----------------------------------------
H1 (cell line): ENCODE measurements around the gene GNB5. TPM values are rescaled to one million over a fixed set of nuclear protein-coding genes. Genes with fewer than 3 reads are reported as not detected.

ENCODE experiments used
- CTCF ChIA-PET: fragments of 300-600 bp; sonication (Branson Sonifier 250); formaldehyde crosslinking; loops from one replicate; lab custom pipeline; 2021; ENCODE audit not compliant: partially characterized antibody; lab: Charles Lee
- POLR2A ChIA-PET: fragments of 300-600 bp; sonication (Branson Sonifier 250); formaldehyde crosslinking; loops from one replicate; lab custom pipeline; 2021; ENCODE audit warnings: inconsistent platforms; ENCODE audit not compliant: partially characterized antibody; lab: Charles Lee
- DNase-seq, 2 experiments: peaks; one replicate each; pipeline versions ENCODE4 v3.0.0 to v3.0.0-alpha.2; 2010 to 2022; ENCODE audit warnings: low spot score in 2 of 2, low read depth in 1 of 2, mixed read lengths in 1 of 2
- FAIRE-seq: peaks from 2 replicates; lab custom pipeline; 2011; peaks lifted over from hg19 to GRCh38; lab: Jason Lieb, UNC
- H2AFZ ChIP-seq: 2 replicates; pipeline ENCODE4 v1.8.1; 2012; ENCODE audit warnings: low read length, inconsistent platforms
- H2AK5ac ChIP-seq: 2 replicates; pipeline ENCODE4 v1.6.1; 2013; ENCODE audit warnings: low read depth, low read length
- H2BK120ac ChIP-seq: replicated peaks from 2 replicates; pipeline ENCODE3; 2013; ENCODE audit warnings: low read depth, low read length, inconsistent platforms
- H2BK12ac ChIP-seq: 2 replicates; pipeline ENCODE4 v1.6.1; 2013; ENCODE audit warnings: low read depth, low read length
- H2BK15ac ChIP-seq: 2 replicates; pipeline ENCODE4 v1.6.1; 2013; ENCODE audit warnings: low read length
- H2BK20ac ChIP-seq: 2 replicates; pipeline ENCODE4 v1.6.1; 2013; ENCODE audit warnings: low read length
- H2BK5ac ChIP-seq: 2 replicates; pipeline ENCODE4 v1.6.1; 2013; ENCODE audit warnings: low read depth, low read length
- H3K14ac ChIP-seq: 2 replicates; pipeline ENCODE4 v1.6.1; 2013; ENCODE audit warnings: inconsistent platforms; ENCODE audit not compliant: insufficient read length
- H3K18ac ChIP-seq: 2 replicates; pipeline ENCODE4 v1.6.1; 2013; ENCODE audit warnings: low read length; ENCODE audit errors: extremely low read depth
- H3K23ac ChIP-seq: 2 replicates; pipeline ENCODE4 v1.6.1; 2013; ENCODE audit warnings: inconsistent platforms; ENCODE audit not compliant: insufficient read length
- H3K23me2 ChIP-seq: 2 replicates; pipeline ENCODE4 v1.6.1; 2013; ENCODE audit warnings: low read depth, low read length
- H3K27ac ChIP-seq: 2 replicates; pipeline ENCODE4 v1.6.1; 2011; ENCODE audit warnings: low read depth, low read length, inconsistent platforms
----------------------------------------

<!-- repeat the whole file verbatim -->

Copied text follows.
H1 (cell line): ENCODE measurements around the gene GNB5. TPM values are rescaled to one million over a fixed set of nuclear protein-coding genes. Genes with fewer than 3 reads are reported as not detected.

ENCODE experiments used
- CTCF ChIA-PET: fragments of 300-600 bp; sonication (Branson Sonifier 250); formaldehyde crosslinking; loops from one replicate; lab custom pipeline; 2021; ENCODE audit not compliant: partially characterized antibody; lab: Charles Lee
- POLR2A ChIA-PET: fragments of 300-600 bp; sonication (Branson Sonifier 250); formaldehyde crosslinking; loops from one replicate; lab custom pipeline; 2021; ENCODE audit warnings: inconsistent platforms; ENCODE audit not compliant: partially characterized antibody; lab: Charles Lee
- DNase-seq, 2 experiments: peaks; one replicate each; pipeline versions ENCODE4 v3.0.0 to v3.0.0-alpha.2; 2010 to 2022; ENCODE audit warnings: low spot score in 2 of 2, low read depth in 1 of 2, mixed read lengths in 1 of 2
- FAIRE-seq: peaks from 2 replicates; lab custom pipeline; 2011; peaks lifted over from hg19 to GRCh38; lab: Jason Lieb, UNC
- H2AFZ ChIP-seq: 2 replicates; pipeline ENCODE4 v1.8.1; 2012; ENCODE audit warnings: low read length, inconsistent platforms
- H2AK5ac ChIP-seq: 2 replicates; pipeline ENCODE4 v1.6.1; 2013; ENCODE audit warnings: low read depth, low read length
- H2BK120ac ChIP-seq: replicated peaks from 2 replicates; pipeline ENCODE3; 2013; ENCODE audit warnings: low read depth, low read length, inconsistent platforms
- H2BK12ac ChIP-seq: 2 replicates; pipeline ENCODE4 v1.6.1; 2013; ENCODE audit warnings: low read depth, low read length
- H2BK15ac ChIP-seq: 2 replicates; pipeline ENCODE4 v1.6.1; 2013; ENCODE audit warnings: low read length
- H2BK20ac ChIP-seq: 2 replicates; pipeline ENCODE4 v1.6.1; 2013; ENCODE audit warnings: low read length
- H2BK5ac ChIP-seq: 2 replicates; pipeline ENCODE4 v1.6.1; 2013; ENCODE audit warnings: low read depth, low read length
- H3K14ac ChIP-seq: 2 replicates; pipeline ENCODE4 v1.6.1; 2013; ENCODE audit warnings: inconsistent platforms; ENCODE audit not compliant: insufficient read length
- H3K18ac ChIP-seq: 2 replicates; pipeline ENCODE4 v1.6.1; 2013; ENCODE audit warnings: low read length; ENCODE audit errors: extremely low read depth
- H3K23ac ChIP-seq: 2 replicates; pipeline ENCODE4 v1.6.1; 2013; ENCODE audit warnings: inconsistent platforms; ENCODE audit not compliant: insufficient read length
- H3K23me2 ChIP-seq: 2 replicates; pipeline ENCODE4 v1.6.1; 2013; ENCODE audit warnings: low read depth, low read length
- H3K27ac ChIP-seq: 2 replicates; pipeline ENCODE4 v1.6.1; 2011; ENCODE audit warnings: low read depth, low read length, inconsistent platforms